CIE develops international specs for measuring visible LEDs. CIE
    127-1997 defines measuring LED output, termed "Average LED Intensity",
    in (milli) candelas. I make these measurements at the day job. It
    requires using an extremely accurate ($) photopic detector with a 1cm
    dia round aperture either 100mm or 316mm in front of the LED, which
    is equivalent to capturing 6.5-degrees or 2-degrees of the central LED
    output. Obviously, this is not total output, nor is it intended to
    simulate that. More often than not one isn't concerned about the
    total output of a visible LED, but how bright it looks when seen by
    eye at a reasonable distance away. CIE is working on a standard for
    integrated spheres for use in total output measurement. I believe it
    is due out in a few months.

    Anyway... the point being you really have to be careful about LED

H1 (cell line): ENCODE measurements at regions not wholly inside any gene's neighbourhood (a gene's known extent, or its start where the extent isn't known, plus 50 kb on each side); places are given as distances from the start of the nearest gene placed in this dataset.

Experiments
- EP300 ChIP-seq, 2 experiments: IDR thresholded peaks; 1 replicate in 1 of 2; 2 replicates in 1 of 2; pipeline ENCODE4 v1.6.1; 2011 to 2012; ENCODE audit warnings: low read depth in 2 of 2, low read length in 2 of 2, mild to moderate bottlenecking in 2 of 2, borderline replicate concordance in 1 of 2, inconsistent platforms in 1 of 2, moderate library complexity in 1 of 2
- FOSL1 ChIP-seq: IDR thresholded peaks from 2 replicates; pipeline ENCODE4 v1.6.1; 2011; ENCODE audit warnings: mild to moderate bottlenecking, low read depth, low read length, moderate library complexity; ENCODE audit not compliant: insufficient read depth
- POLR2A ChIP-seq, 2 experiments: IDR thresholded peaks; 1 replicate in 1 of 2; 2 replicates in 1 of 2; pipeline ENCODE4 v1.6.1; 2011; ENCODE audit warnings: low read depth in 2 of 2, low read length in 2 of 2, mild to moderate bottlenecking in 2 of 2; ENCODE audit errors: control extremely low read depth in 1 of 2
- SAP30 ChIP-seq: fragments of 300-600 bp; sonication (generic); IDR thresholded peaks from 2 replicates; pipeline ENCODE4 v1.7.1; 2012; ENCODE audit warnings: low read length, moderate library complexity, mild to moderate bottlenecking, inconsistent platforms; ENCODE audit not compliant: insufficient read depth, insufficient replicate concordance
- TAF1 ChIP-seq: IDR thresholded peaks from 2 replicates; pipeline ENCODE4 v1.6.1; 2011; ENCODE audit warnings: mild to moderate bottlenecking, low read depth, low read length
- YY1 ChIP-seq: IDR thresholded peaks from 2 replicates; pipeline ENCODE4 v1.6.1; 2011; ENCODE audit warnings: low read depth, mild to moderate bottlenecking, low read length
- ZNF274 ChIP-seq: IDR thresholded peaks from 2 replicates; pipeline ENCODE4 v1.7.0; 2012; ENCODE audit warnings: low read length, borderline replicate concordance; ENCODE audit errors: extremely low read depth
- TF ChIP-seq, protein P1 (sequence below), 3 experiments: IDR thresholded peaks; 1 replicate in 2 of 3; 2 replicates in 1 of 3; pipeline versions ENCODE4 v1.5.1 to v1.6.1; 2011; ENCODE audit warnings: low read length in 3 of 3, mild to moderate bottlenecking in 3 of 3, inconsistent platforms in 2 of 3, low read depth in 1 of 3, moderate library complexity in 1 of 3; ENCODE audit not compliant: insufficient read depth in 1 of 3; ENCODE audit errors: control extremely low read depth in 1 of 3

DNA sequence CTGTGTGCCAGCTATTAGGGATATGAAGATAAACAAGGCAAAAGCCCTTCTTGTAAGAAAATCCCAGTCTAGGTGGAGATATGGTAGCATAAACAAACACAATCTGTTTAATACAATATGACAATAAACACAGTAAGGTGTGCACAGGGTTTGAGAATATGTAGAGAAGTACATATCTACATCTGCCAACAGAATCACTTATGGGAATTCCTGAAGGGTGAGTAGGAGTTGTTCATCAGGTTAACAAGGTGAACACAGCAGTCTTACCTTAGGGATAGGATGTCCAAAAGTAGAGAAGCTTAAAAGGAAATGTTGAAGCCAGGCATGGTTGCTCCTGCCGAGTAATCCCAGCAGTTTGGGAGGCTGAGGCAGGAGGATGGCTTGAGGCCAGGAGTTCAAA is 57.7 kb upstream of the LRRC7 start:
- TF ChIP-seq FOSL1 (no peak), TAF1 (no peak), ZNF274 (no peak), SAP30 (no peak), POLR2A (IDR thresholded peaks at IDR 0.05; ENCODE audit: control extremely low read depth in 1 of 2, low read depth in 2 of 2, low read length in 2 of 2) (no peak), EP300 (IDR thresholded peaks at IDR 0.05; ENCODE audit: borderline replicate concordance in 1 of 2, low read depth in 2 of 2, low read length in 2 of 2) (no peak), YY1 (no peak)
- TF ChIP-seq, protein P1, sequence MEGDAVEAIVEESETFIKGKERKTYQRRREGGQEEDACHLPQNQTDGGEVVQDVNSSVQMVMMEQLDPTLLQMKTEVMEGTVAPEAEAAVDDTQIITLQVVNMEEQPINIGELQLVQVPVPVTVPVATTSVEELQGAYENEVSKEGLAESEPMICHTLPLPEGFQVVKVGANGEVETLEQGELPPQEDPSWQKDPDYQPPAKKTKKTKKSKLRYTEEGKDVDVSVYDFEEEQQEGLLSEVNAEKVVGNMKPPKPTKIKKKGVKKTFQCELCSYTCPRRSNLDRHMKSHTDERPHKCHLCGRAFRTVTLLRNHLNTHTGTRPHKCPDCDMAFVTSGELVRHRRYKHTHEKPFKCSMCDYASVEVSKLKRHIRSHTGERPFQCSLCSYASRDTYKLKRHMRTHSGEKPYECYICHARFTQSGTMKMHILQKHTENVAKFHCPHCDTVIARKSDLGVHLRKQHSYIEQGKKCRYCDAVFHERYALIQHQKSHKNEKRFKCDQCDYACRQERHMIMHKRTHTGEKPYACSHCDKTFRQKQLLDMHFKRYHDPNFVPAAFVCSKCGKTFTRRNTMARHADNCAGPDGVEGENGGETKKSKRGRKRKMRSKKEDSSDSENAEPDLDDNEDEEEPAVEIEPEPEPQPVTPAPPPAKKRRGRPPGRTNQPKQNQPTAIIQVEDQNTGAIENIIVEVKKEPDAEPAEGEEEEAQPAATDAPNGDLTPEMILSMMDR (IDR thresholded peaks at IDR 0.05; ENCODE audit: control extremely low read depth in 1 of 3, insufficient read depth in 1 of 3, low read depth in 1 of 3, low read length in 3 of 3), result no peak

output specs. If possible buy a few and try 'em in your application.
    Sad to say that I've personally seen LED manufacturers using
    antiquated equipment to make their measurements, use integrating
    spheres to make measurements in units they weren't calibrated for, and
    even just make up data. I wouldn't go solely by their printed specs.

    Steve Noll | The Used Equipment Dealer Directory:
    | Peltier Information Directory:
  15. Peter Hucker

    Peter Hucker Guest

    I am doing. Seen as I'm about to buy a few thousand of the things, I'd rather buy a large selection of single units first to make sure.
  16. Correct!

    - Don Klipstein ()
  17. Candela is not a unit of total light output, but of "beam candlepower".
    1 candela illuminates a spot on a surface 1 meter away to the extent of 1

    The units of total light output are "spherical candlepower" (candela
    averaged over all directions, including directions into which no light is
    sent), and the lumen. 1 lumen is the total light in a "solid angle" of 1
    steradian (1/4-pi hemisphere) where the light has an intensity uniformly
    of 1 candela. A "spherical candlepower" is 4-pi lumens, the output of a 1
    candela omnidirectional source.

    - Don Klipstein ()